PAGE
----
Insurance exchanges running late

GAO spotlights key activities that are behind schedule
By Bernie Monegain
09:28 AM

Two GAO reports reveal that health insurance exchanges – websites where consumers and employers can shop for healthcare insurance – could miss their Oct. 1, 2013 deadline. However, Department of Health and Human Services officials said in a response published in the reports they were confident the exchanges would be open and functioning in every state by the target date.

The exchanges, required under the federal health reform law, are expected to provide healthcare coverage for 7 million people in 2014, and 22 million by 2016.

One report examines efforts by the Centers for Medicare & Medicaid Services; the other explores how far along state and federal governments are in the process.

“Much progress has been made, but much remains to be accomplished within a relatively short amount of time,” the government watchdog states in both reports.

[See also; Insurance exchange rule unveiled.]

CMS will operate a health insurance exchange in the 34 states that will not operate a state-based exchange for 2014. Of these 34 federally facilitated exchanges, 15 are in states expected to assist CMS in carrying out certain functions. However, the activities that CMS plans to carry out in these 15 exchanges, as well as in the state-based exchanges, have evolved and may continue to change, according to GAO.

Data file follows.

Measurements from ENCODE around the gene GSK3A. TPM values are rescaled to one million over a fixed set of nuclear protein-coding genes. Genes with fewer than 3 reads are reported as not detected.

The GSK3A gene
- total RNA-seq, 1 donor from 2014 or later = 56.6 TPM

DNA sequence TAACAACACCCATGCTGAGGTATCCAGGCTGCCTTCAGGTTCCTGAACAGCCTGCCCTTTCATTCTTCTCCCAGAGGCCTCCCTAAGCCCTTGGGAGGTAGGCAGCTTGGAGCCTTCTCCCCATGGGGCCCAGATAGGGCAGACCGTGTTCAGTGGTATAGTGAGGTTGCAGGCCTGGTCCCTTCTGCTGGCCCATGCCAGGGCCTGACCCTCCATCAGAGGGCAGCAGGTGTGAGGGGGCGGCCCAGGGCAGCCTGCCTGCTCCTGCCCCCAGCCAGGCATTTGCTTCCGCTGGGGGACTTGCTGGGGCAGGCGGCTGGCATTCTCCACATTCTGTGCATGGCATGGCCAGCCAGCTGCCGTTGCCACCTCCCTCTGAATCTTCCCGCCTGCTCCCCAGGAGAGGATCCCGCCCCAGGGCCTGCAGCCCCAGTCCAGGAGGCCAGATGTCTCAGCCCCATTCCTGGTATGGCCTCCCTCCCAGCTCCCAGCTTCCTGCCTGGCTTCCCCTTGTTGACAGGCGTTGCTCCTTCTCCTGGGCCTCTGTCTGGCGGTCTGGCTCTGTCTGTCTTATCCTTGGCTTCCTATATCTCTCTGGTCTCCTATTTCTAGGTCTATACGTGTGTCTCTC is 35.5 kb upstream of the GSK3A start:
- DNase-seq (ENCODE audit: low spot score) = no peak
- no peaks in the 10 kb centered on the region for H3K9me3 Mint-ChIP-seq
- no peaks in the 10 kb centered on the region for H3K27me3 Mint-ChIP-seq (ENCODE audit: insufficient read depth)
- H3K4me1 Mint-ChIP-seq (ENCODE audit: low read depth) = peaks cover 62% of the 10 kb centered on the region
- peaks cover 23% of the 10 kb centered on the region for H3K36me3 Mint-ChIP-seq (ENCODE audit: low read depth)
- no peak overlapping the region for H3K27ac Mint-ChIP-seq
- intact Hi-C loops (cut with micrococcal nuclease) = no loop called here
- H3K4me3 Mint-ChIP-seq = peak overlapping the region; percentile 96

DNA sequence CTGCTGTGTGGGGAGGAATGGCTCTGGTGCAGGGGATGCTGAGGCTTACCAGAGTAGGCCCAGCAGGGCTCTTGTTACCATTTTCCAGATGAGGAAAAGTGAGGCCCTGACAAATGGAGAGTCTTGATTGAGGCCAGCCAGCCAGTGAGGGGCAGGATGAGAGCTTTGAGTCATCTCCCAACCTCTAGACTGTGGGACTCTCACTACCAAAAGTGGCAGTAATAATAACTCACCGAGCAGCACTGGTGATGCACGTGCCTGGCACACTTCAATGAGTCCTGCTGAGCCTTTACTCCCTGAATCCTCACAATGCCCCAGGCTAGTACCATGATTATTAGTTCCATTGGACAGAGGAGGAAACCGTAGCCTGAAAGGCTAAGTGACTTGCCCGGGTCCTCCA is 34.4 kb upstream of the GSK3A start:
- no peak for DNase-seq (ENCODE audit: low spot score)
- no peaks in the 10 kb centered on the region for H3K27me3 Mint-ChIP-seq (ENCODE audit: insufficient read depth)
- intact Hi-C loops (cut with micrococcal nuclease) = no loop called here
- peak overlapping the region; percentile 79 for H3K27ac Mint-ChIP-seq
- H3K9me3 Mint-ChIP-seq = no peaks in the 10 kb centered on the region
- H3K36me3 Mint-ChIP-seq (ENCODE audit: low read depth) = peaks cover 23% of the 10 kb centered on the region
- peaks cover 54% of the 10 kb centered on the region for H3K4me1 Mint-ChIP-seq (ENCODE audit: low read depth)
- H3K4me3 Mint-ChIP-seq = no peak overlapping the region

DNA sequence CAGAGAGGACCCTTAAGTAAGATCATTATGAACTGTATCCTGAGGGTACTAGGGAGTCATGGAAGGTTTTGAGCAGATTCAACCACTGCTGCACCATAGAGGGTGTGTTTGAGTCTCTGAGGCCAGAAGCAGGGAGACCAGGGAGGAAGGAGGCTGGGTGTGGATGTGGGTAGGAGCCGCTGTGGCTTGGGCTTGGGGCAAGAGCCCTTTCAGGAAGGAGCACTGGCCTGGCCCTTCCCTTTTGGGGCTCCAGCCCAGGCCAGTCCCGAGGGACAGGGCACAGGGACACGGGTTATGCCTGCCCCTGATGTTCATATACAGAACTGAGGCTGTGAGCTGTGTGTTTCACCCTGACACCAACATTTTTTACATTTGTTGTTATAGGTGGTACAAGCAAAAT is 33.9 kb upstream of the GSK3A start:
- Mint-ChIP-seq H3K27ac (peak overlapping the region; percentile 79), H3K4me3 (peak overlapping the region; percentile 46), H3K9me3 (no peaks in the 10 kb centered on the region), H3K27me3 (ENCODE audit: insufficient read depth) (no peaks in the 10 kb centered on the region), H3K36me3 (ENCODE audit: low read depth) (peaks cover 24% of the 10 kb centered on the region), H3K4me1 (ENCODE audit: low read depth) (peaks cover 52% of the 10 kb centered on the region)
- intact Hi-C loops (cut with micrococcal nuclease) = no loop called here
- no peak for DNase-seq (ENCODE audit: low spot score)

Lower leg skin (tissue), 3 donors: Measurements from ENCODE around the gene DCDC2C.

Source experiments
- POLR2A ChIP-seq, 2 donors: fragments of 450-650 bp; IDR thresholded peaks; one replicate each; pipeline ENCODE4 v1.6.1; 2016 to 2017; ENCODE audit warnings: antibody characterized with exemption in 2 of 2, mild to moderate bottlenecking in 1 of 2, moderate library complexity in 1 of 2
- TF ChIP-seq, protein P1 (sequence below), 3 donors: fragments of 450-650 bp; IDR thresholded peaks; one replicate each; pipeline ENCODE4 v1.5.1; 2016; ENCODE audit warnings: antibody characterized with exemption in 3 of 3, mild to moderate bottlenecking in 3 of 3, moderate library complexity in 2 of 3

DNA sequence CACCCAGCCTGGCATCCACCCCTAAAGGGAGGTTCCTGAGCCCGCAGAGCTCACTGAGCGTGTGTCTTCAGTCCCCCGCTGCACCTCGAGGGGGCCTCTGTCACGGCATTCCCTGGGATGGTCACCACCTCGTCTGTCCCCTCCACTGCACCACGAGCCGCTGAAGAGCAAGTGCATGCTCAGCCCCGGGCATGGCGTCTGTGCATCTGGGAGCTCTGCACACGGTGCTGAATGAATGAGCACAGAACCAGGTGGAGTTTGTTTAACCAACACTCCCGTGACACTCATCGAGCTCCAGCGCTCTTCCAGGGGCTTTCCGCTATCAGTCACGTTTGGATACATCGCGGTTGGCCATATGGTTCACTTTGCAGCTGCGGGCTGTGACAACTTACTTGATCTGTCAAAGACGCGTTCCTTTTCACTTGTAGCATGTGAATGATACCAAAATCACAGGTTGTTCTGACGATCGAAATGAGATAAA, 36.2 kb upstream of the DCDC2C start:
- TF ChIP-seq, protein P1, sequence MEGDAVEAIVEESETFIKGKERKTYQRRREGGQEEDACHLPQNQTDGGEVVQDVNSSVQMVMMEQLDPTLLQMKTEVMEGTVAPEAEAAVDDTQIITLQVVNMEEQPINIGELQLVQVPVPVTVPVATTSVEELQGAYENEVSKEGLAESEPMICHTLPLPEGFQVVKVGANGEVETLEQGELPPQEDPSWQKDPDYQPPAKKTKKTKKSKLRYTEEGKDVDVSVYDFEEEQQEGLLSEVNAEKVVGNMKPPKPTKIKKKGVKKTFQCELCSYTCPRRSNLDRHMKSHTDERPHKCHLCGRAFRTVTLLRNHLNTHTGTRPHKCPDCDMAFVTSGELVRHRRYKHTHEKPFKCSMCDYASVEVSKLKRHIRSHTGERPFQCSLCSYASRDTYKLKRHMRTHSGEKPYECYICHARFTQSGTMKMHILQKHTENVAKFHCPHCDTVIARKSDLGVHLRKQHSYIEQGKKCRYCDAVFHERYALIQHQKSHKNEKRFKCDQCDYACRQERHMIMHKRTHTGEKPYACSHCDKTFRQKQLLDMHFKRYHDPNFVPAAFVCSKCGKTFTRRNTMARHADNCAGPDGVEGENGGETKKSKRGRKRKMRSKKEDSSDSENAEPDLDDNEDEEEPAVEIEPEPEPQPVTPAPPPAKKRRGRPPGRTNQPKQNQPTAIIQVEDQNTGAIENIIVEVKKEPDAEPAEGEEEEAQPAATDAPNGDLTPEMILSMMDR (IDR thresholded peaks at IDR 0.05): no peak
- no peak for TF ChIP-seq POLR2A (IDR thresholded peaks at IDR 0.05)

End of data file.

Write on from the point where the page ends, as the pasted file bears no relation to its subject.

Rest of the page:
For example, CMS approved states' exchange arrangements on the condition that they ultimately complete activities necessary for exchange implementation. CMS indicated that it would carry out more exchange functions if any state did not adequately progress towards implementation of all required activities.

GAO noted that many key activities, such as how to determine eligibility, the enrollment process, plan management and consumer assistance remain to be completed, and some are behind schedule. For plan management, CMS must review and certify the qualified health plans.

“While the missed interim deadlines may not affect implementation, additional missed deadlines closer to the start of enrollment could do so,” GAO said.

State-based exchanges
CMS granted conditional approval to 18 states to establish state-based Small Business Health Options Programs, or SHOPs, and to 17 states to operate health insurance exchanges for individuals. Again, GAO found much remained to be done.

While CMS has established timelines for completion of these activities, some were behind schedule, GAO pointed out.  For example, funding awards and development of a training curriculum for a key program that will provide outreach and enrollment assistance to small employers and employees have been delayed by about two months.

[See also: HHS allots $241M for state insurance exchange IT.]

With regard to the states, CMS data showed that most had completed preliminary activities such as obtaining the necessary authority to operate an exchange, and many had made progress in each of the core functional areas. Many key activities remained to be completed – some scheduled for near the start of enrollment in October 2013. However, about 44 percent of the key activities CMS initially targeted for completion by March 31, 2013, are behind schedule.

CMS reported that it had revised many target dates and other delays were not expected to affect exchange operations.